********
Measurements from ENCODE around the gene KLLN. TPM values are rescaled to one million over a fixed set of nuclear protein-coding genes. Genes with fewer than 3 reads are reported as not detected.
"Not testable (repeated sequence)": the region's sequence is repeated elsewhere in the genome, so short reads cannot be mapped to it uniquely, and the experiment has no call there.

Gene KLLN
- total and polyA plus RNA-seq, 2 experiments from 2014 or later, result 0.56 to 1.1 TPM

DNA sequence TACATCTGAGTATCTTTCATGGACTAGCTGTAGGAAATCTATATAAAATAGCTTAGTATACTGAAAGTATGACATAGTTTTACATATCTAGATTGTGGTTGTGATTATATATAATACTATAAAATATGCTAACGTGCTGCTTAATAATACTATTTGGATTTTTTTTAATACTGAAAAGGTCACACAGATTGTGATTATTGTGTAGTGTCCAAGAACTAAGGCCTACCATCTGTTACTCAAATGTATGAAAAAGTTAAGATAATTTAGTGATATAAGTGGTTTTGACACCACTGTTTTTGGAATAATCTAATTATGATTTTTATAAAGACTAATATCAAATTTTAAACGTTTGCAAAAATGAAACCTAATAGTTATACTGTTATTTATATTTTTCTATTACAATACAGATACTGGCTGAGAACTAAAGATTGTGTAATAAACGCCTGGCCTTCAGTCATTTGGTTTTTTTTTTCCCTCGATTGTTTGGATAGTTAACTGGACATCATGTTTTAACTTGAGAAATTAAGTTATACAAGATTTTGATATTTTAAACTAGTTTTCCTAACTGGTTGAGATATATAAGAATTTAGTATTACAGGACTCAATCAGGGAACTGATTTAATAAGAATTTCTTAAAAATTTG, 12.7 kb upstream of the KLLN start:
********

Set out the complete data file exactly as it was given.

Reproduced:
Measurements from ENCODE around the gene KLLN. TPM values are rescaled to one million over a fixed set of nuclear protein-coding genes. Genes with fewer than 3 reads are reported as not detected.
"Not testable (repeated sequence)": the region's sequence is repeated elsewhere in the genome, so short reads cannot be mapped to it uniquely, and the experiment has no call there.

Gene KLLN
- total and polyA plus RNA-seq, 2 experiments from 2014 or later, result 0.56 to 1.1 TPM

DNA sequence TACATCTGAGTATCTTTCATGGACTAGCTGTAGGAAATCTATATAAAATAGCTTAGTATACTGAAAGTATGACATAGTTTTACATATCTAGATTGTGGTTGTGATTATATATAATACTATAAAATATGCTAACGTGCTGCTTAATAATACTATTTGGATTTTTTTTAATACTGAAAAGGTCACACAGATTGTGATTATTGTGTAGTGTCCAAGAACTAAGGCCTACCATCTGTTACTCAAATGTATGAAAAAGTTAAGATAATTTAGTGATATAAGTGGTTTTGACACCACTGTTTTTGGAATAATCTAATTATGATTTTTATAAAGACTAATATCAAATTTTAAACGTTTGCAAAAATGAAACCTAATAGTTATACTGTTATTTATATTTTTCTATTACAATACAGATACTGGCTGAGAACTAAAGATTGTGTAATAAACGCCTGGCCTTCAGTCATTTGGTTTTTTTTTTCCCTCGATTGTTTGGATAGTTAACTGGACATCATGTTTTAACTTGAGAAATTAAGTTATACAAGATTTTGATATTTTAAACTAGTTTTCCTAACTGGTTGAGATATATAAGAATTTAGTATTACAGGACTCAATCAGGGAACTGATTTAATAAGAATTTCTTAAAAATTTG, 12.7 kb upstream of the KLLN start: